TOOTHACHE

2010

Treating toothache by picking at the decayed tooth with a sharp twig of WILLOW, until it bled was recorded in Wales. After that the twig had to be thrown into a running stream. Simply chewing some willow bark would have been useful, for it contains salicin, from which salycilic acid was obtained. Later, this was compounded into acetyl-salicylic acid — aspirin, in a word.

Applying a hot FIG (to the tooth or the cheek?) used to be a Cumbrian remedy for toothache, but the strangest remedy must be the use of pine cones. The scales were the part needed, because (and this is pure doctrine of signatures) they resemble the front teeth! A transference charm for the toothache involved BIRCH. It was recorded in Suffolk, and the sufferer was instructed to clasp the tree in his arms, and then cut a slit in it. A piece of his hair had to be cut from behind the ear, with the left hand, and this had to be buried in the slit. When the hair had disappeared, so would the toothache. ELDER was used in various charms for the condition.

One from Denmark and Germany involved putting an elder stick in the ground (or a twig held in the mouth) while saying something like “Depart, evil spirit”. In Ireland, clay from under an elder tree is applied to an aching tooth, and toothpicks were made in Warwickshire from elder wood, to ensure protection from toothache. A peeled POTATO, if carried in the pocket on the same side as an aching tooth, will cure it as soon as the potato itself is reduced to crumbs.

In County Clare, people used to pick and chew the bark of an ancient HAWTHORN at a holy well as a cure for toothache (Westropp), a practice that could be classed in the same category as the WILLOW bark as a primitive aspirin, or else simply as a charm, because of the connection with a holy well. HOLLY leaves were once used, the cure involving getting rid of worms that were believed to be responsible some hundreds of years ago. “For toothwark, if a worm eat the tooth, take an old holly leaf… boil two doles [i.e., two of worts to one of water] in water, pour into a bowl and yawn over it, then the worms shall fall into the bowl”. Again, “if a worm eat the teeth, take holly rind over a year old and root of CARLINE THISTLE, boil in water, hold in the mouth as hot as thou hottest may”. SEA HOLLY seeds, we are told, could be used to treat toothache. A remedy from the Physicians of Myddfai enjoins the sufferer to “take a candle of mutton-fat, mingled with the seed of sea-holly; burn this candle as close as possible to the tooth, holding a basin of cold water beneath it. The worms… will fall into the water to escape the heat of the candle”! WALNUT leaves, strongly astringent, used to be bound on to the cheek for toothache (a practice that could certainly harm one’s face.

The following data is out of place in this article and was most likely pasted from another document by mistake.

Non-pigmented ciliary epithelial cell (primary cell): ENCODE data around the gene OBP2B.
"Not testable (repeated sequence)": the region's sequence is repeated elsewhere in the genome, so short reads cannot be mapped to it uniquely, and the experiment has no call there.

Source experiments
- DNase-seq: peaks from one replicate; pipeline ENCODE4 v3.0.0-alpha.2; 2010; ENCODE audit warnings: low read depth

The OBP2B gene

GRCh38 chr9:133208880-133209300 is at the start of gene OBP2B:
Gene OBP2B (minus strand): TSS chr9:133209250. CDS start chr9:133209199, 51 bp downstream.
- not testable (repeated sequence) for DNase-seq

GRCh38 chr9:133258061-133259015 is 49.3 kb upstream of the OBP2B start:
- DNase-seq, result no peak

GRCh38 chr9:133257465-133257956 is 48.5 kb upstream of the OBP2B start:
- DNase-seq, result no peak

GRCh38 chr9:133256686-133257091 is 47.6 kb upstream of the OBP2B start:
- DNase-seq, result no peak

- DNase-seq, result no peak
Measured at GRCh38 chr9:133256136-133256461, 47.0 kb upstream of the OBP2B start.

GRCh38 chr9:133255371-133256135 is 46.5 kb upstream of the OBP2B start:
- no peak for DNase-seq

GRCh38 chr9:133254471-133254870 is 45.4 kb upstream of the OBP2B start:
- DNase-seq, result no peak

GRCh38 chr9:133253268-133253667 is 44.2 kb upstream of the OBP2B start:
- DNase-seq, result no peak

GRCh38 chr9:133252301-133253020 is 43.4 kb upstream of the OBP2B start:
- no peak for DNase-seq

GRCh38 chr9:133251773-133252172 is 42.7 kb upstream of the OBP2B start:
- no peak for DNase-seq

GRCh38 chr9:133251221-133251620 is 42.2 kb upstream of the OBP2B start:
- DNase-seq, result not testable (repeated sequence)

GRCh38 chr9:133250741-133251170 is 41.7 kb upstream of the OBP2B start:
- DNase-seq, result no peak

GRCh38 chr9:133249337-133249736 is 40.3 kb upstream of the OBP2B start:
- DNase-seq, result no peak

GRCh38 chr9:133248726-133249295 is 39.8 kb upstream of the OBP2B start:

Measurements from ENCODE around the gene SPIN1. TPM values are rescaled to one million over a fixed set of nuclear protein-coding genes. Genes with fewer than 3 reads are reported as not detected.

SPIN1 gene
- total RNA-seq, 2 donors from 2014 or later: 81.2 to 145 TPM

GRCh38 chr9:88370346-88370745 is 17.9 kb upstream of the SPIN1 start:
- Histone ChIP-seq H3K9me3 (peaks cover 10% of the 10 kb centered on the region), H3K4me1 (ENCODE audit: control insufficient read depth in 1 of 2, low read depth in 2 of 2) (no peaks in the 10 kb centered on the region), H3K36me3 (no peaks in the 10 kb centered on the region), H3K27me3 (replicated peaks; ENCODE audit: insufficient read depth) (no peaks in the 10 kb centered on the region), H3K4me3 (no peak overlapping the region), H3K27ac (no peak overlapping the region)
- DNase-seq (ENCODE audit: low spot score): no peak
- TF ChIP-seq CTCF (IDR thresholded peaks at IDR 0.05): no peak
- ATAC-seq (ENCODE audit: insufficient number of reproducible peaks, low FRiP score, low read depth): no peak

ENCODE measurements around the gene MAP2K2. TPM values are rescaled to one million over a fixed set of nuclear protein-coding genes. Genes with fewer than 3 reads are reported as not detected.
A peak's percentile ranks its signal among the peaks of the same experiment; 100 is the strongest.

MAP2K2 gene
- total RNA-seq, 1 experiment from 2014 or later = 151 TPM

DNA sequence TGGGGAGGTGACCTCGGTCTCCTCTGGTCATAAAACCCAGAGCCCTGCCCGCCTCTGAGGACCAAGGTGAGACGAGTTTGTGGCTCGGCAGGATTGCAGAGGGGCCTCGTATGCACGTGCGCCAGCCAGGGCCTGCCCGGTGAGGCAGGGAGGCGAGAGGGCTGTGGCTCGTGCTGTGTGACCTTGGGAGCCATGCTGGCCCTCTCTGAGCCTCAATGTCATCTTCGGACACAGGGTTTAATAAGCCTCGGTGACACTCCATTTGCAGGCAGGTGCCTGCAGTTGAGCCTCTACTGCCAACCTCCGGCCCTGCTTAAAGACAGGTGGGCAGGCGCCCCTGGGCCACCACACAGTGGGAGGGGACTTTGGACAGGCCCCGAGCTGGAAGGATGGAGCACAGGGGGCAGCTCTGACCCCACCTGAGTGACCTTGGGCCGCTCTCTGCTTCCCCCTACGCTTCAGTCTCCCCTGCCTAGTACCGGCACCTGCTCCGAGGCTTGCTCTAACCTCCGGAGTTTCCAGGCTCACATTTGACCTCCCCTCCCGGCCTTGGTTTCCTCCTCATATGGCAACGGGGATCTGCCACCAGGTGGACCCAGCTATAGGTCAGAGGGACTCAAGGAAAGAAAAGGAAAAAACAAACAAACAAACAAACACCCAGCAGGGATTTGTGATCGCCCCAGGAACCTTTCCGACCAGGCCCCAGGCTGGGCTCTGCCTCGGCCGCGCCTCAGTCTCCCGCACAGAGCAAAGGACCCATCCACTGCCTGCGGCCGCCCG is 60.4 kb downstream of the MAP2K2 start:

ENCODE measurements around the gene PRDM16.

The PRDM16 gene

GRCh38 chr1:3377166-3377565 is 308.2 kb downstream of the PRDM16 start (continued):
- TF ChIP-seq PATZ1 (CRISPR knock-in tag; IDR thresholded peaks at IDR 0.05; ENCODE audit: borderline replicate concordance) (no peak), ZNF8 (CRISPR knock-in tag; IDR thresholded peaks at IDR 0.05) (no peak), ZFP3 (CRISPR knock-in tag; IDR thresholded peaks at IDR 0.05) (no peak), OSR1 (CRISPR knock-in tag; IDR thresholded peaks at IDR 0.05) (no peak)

The Physicians of Myddfai record the use of HONEYSUCKLE leaves for the complaint: “Take the inner bark of the IVY and the leaves of honeysuckle, bruising them well together in a mortar, expressing them through a linen cloth into both nostrils, the patient lying on his back, and it will relieve him”. Turner actually recommended chewing MARSH MARIGOLD leaves to relieve toothache. It sounds extremely hazardous, as does the use of the very acrid roots of SPURGE LAUREL. CAJUPUT oil can be used as a counter-irritant by just rubbing it on the gums. BURNET SAXIFRAGE root, too, was chewed to relieve the pain of toothache, or the roots of GREATER CELANDINE, as Gerard advised. HORSERADISH leaves, bound on, will relieve the condition. That was in Essex, but in Norfolk the cure was to grate the root and put it on the opposite wrist for twenty minutes. A hot CABBAGE leaf, sprinkled with pepper, put to the cheek was another recommendation from Essex. Early prescriptions include the use of BUCK’S HORN PLANTAIN for toothache (“Shave hartshorn and seethe it well in water, and with the water wash the teeth, and hold it hot in thy mouth a good while. And thou shalt never have the toothache again”). Another charm making the same claim, from France, was to make a necklace of MARSH MALLOW (roots?) for children to wear. Native Americans would put a piece of the root of VIRGINIAN SNAKEROOT into their hollow teeth to try and stop the toothache (Coffey), while the California Indians used the root of CALIFORNIAN BUCKTHORN (Rhamnus purshiana), heated as hot as could be borne, to put in the mouth against the aching tooth, and gripping it tightly between the teeth (Powers). Holding a piece of TARRAGON root between the teeth will cure toothache, too, while chewing MUSTARD seeds used to be a common way of relieving the condition, or, in Norway, WATER PEPPER could be chewed Gerard recommended SCARLET PIMPERNEL for toothache, “being snift up into the nosthrils”. An oil distilled from BOXWOOD was once recommended for toothache, as well as for ailments as diverse as epilepsy and piles. Earlier herbalists seem to be agreed that CINQUEFOIL offers a cure for toothache. Albertus Magnus says so, among sundry other doubtful receipts. Gerard also recommended it, and before his time, there was a 15th century leechdom “for aching of the teeth. Take the root of cinquefoil and seethe it well in vinegar or in wine, and hold it as hot as he may suffer it a good while, in his mouth. And it shall take away the ache”.